What antiretroviral drugs are used to treat HIV?

Five main classes of antiretroviral drugs are approved for human immunodeficiency virus (HIV) therapy. They include the following:
  • Nucleoside/nucleotide reverse transcriptase inhibitors (NRTIs) were the first antiretrovirals developed for treatment of HIV. These drugs interfere with an enzyme that enables the virus to replicate. NRTIs include lamivudine (Epivir) and Combivir (AZT/3TC). A newer drug in this class, called emtricitabine (Emtriva), treats both HIV and hepatitis B. It must be used together with at least two other acquired immunodeficiency syndrome (AIDS) medications.
  • Non-nucleoside reverse transcriptase inhibitors (NNRTIs) bind to the enzyme reverse transcriptase to prevent the virus from copying itself. They include delavirdine (Rescriptor), efavirenz (Sustiva, Stocrin), nevirapine (Viramune) and etravirine (Intelence).
  • Protease inhibitors prevent the HIV virus from copying itself after entering a cell. By interfering with an enzyme called HIV protease, they prevent the virus from replicating at a later stage in its life cycle. They include saquinavir (Invirase), ritonavir (Norvir), indinavir (Crixivan) and nelfinavir (Viracept), among others. To help prevent resistance, protease inhibitors are usually prescribed with other medications.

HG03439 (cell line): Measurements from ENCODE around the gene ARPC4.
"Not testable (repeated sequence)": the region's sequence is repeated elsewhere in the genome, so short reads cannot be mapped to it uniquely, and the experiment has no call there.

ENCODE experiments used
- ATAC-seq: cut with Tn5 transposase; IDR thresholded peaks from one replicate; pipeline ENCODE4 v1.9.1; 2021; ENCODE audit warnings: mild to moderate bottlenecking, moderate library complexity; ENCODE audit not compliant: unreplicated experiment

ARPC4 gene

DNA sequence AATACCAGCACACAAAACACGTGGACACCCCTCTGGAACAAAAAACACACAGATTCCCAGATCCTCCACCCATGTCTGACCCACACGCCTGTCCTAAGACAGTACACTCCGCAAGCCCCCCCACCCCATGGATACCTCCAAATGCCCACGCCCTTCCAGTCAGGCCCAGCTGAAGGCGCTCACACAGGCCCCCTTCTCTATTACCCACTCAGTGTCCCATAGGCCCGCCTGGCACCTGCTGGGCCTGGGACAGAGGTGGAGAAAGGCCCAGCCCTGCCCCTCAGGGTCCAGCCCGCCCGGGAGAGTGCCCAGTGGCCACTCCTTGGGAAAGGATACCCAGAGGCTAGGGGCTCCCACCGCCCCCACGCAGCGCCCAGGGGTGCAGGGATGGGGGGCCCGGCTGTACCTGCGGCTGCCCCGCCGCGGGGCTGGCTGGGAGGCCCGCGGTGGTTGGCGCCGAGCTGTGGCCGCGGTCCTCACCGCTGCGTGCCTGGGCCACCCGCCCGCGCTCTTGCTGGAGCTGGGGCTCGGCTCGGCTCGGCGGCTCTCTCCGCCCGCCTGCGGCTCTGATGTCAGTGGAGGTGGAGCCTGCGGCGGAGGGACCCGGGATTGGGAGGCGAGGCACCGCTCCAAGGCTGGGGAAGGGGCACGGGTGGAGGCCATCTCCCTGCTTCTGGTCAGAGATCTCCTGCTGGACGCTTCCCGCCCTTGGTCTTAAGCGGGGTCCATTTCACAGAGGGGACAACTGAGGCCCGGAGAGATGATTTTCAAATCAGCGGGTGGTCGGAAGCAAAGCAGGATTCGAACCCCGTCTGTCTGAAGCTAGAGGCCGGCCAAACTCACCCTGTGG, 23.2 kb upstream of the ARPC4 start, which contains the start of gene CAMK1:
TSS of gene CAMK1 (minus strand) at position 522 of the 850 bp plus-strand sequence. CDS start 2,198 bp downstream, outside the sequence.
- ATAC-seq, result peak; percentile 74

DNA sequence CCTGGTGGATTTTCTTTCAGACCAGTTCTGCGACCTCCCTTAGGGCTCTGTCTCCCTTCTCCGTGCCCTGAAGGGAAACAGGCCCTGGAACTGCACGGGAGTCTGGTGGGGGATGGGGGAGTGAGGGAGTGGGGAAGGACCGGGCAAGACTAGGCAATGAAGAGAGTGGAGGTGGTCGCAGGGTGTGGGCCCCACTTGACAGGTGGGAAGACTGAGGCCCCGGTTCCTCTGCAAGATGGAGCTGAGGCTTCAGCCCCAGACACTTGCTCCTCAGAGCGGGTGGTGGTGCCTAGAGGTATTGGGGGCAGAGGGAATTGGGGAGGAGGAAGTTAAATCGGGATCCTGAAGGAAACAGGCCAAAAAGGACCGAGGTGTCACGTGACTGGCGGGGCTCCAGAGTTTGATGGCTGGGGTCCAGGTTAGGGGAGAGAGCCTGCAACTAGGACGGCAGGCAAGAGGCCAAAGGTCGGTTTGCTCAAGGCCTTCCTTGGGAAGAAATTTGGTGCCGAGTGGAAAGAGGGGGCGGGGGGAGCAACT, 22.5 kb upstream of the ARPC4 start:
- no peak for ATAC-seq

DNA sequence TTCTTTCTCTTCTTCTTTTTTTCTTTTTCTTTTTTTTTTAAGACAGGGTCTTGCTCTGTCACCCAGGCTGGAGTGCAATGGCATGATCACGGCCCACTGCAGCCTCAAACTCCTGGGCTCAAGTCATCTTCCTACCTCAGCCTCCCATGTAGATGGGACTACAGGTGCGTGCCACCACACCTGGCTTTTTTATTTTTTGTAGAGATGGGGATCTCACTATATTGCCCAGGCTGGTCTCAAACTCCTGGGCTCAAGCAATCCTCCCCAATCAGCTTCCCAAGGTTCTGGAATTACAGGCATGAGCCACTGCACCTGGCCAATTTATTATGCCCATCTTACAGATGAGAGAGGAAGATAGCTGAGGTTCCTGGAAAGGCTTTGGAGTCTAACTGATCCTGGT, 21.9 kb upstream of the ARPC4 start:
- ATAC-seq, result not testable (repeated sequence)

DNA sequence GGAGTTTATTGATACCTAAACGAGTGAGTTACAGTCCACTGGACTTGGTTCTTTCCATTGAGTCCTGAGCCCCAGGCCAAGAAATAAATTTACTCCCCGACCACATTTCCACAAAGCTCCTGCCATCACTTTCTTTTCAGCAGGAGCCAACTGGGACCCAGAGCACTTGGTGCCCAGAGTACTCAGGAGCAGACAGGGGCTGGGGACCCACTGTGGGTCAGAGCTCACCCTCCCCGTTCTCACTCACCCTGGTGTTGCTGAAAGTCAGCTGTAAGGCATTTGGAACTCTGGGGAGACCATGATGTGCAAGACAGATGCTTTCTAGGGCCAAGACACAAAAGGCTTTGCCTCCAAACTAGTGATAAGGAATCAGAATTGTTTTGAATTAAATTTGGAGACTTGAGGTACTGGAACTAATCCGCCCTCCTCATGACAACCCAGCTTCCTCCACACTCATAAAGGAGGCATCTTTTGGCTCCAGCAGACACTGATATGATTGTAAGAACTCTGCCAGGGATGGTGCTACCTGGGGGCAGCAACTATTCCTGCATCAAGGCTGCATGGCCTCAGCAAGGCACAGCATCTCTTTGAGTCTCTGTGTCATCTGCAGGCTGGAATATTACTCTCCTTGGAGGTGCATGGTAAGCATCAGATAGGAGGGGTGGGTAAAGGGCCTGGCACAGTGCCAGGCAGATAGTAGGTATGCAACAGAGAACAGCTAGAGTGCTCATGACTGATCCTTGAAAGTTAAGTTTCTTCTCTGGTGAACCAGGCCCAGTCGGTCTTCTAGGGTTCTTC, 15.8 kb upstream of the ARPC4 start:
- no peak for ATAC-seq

• Entry inhibitors (also called fusion inhibitors) block the virus from replicating by preventing its membrane from fusing with healthy cells. They appear to suppress the most drug-resistant strains of HIV. The two U.S. Food and Drug Administration (FDA)-approved entry inhibitors are enfuviritide (Fuzeon) and maraviroc (Selzentry). These drugs, which are prescribed with other HIV drugs, are used for people who have developed resistance to other HIV drugs or who have an advanced HIV infection.
  • Integrase inhibitors, similar to entry inhibitors, are designed to treat people with HIV who have developed a resistance to other treatments. They work by preventing HIV DNA from integrating into human DNA. So far, there is only one drug in this class -- raltegravir (Isentress) -- which is used in combination with other antiretroviral drugs.

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Important: This content reflects information from various individuals and organizations and may offer alternative or opposing points of view. It should not be used for medical advice, diagnosis or treatment. As always, you should consult with your healthcare provider about your specific health needs.